aaron lynch Sack

Front four reveals multiple options

35 Comments

The days of calling Notre Dame a 3-4 defense are over. In fact, you’d have been wrong if you called the Irish a predominantly 3-4 defense last year. While opposing coaches looked to use the Irish’s odd-man front as recruiting ammunition to keep edge rushers from joining Bob Diaco‘s defense in South Bend, the reality — both last season, and likely moving forward — is that the Irish defense will spend more time with four down linemen than three.

Thanks to some impressive work led by friend of the blog and former Blue-Gray Sky contributor Pat Mitsch, a breakdown of every regular season defensive snap is a pretty illuminating look at just how the Irish defensive line operated. The Irish defense played 819 snaps on the regular season. Of those snaps, 453 of them had the Irish in a four-down alignment, or roughly 55 percent of the time.

Digging into those numbers a little bit deeper, a pattern emerges for the Irish defense. First, after a more than disappointing debut against the option in 2010, the Irish defense has kept options teams in check, mainly playing a four-man front. Against Navy, the Irish defense played 63 snaps, but all but one of them was played with four down linemen.

(More interesting, considering how dominant the Irish were in beating up the Midshipmen 56-14, Harrison Smith still played 60 snaps. That goes a long way towards telling you just how important Smith was to keeping the defense aligned.)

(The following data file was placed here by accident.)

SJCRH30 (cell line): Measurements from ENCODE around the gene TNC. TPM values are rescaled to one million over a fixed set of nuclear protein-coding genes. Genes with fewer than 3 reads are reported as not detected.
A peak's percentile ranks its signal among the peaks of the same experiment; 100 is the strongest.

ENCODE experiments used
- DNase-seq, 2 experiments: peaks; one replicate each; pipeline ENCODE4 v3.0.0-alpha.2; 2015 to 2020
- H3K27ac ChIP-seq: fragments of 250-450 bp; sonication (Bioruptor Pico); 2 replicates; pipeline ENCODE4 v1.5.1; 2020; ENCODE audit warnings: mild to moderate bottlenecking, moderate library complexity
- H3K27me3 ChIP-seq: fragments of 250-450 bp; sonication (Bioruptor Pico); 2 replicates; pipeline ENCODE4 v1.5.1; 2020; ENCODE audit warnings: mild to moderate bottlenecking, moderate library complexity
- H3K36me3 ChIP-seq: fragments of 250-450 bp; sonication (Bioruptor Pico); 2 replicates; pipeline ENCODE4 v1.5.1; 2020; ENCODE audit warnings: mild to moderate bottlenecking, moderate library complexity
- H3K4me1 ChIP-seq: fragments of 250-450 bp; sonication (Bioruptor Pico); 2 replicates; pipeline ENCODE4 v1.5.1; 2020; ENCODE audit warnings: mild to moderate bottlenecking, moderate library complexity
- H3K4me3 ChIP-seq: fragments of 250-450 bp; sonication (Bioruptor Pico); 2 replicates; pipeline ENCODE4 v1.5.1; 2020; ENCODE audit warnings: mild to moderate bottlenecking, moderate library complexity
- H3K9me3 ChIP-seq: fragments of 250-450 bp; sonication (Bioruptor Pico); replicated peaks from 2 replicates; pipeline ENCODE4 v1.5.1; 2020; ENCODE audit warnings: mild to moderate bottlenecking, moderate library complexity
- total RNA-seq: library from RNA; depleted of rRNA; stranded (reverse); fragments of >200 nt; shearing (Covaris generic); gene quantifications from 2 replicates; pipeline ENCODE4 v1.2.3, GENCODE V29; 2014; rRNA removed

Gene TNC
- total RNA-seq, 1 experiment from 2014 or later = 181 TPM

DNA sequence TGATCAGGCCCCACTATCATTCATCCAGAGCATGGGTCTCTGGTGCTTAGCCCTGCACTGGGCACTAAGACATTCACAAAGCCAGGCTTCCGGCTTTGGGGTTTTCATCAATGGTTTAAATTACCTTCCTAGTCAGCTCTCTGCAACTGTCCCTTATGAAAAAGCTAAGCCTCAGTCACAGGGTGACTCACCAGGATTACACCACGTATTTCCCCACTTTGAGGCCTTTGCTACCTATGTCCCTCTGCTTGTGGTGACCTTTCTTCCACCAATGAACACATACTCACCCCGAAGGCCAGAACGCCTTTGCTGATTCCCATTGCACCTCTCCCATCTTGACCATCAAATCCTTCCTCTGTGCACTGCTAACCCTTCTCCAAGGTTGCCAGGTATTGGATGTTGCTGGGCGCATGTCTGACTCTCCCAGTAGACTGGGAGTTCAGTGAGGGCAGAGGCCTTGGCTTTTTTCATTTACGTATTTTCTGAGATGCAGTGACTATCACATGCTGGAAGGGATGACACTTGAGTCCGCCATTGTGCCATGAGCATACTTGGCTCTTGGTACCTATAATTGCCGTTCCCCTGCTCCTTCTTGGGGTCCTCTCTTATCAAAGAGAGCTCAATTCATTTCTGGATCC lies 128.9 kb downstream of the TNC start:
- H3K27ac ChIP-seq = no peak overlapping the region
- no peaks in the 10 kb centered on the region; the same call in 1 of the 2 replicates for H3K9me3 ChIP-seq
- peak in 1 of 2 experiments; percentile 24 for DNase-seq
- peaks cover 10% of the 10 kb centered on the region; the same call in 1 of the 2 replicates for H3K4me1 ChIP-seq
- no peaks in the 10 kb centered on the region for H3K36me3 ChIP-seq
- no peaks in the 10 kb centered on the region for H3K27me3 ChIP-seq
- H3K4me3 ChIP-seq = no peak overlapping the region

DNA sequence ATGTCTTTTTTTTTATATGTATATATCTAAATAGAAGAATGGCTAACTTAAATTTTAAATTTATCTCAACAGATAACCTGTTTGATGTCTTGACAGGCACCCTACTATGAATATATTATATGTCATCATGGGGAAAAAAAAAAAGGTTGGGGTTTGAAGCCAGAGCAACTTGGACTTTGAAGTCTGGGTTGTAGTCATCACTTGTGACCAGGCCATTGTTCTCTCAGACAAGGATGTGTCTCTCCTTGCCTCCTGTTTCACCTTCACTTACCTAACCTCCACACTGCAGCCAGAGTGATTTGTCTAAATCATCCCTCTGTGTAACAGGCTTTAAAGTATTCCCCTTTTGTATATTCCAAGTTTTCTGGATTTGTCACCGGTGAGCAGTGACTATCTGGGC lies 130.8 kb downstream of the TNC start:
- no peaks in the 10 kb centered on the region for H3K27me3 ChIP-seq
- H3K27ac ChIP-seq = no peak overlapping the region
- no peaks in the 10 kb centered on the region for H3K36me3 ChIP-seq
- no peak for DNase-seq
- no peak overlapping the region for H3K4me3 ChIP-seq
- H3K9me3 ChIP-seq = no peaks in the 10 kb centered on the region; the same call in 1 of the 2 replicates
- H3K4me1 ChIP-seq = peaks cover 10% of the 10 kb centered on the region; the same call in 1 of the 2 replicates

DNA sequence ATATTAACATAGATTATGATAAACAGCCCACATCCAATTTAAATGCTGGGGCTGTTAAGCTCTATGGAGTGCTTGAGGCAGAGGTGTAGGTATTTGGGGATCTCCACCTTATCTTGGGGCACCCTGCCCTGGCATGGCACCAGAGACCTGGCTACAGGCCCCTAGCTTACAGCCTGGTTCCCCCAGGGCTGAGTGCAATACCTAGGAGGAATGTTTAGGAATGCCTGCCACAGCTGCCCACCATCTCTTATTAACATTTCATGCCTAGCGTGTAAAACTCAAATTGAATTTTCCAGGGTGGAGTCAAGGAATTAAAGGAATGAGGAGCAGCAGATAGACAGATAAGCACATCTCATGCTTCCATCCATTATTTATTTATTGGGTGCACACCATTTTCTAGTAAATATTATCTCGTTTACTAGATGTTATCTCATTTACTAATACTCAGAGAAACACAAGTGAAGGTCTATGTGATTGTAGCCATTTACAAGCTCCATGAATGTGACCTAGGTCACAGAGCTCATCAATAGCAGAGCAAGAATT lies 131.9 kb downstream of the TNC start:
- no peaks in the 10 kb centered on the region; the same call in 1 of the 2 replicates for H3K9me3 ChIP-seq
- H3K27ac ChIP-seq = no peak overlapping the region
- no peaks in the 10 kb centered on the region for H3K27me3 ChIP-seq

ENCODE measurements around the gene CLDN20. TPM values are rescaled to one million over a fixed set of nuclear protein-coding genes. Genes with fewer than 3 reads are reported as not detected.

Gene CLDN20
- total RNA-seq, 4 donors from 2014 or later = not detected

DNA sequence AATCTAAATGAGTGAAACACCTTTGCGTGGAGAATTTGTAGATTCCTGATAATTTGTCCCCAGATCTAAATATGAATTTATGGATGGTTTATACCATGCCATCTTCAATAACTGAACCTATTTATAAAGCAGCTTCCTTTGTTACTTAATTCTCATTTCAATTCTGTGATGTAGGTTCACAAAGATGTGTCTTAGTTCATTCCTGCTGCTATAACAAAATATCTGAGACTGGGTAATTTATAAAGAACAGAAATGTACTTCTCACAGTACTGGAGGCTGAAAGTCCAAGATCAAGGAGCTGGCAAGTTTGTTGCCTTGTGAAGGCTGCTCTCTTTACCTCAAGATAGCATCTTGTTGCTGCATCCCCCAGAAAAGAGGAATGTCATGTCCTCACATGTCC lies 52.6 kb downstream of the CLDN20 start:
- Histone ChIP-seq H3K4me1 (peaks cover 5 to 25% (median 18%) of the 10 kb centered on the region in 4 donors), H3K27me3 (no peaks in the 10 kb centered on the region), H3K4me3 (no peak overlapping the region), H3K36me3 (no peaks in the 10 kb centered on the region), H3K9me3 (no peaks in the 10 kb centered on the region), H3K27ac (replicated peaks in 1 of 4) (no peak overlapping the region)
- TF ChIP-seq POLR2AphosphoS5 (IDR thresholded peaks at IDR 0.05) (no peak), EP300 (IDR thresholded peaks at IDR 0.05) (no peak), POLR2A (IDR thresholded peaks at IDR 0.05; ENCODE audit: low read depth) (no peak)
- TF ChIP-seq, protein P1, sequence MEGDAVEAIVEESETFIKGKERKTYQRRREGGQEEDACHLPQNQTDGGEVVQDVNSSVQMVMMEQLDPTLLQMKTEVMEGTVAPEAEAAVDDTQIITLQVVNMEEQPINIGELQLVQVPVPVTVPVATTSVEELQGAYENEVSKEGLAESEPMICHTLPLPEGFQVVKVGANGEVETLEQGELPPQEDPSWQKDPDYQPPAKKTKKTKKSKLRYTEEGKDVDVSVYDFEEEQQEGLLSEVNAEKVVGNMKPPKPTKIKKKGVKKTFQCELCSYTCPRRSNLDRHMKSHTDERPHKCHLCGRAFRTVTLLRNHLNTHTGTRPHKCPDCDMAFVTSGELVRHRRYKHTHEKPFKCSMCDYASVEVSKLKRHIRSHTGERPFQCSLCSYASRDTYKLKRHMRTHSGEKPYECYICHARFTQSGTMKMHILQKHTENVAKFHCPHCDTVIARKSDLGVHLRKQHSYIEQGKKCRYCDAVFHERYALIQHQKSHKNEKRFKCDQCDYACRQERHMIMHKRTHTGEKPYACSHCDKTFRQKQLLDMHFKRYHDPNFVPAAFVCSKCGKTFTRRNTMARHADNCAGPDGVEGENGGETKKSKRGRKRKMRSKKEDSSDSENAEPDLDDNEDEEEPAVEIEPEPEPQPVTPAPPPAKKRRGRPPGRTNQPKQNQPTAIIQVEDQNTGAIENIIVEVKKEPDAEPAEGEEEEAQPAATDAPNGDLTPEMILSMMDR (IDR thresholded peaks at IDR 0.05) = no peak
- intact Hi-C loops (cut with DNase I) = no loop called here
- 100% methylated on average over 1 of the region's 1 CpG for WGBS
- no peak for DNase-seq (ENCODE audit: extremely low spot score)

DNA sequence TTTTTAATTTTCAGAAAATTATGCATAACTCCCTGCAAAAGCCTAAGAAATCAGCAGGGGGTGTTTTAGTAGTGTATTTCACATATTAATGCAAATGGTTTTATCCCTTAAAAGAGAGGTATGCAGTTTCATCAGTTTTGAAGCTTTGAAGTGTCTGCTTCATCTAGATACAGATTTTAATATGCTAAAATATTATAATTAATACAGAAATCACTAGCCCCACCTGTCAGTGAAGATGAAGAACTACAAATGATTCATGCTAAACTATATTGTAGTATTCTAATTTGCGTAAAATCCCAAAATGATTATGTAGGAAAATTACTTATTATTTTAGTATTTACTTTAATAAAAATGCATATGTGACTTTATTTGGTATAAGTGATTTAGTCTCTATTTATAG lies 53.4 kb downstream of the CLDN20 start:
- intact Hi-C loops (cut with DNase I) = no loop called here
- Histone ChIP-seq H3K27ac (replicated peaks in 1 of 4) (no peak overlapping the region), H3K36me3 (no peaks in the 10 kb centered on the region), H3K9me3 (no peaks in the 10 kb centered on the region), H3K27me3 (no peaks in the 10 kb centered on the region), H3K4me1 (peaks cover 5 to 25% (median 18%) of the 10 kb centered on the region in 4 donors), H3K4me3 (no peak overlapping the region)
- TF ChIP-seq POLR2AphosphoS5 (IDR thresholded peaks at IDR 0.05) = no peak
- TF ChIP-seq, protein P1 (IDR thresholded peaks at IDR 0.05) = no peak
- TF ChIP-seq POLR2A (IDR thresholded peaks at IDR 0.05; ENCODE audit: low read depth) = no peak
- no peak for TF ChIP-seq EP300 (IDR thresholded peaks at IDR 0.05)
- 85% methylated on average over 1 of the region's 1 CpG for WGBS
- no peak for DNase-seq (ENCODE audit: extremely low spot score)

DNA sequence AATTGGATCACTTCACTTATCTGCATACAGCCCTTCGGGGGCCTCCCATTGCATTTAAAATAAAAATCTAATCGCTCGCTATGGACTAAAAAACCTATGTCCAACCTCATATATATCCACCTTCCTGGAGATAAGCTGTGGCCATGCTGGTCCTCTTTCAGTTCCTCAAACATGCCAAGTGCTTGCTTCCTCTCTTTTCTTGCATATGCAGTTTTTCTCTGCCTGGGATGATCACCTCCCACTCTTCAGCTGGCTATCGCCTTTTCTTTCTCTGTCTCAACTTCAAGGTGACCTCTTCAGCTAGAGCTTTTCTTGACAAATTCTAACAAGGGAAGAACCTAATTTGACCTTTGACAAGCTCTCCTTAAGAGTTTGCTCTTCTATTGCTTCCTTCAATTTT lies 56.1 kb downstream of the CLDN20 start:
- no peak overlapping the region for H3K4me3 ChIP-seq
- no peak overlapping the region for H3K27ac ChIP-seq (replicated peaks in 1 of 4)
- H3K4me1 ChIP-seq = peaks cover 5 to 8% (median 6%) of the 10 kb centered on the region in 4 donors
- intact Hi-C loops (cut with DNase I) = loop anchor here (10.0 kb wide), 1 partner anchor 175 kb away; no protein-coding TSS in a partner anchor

Continuing the Irish’s solid play against Air Force, Notre Dame played 84 percent of their snaps in a four-down set, likely only playing more base defense as the Irish developed their second and third string defense in a fourth quarter that saw the Falcons score 17 points.

The key swing player in all of this was Darius Fleming. In a three-man front, Fleming was basically never seen with his hand on the ground. But in four-man fronts, Fleming took the leading amount of snaps at both defensive end positions (48% and 35%), showing a diversity that’ll likely come in handy if he’s to continue playing on Sundays. If you’re looking for Fleming’s replacement as that swing player, it’ll likely be Prince Shembo, who spent the third-most time at both defensive end positions with four-down linemen, ahead of guys like Aaron Lynch and Stephon Tuitt, who both played more inside at tackle in a front-four.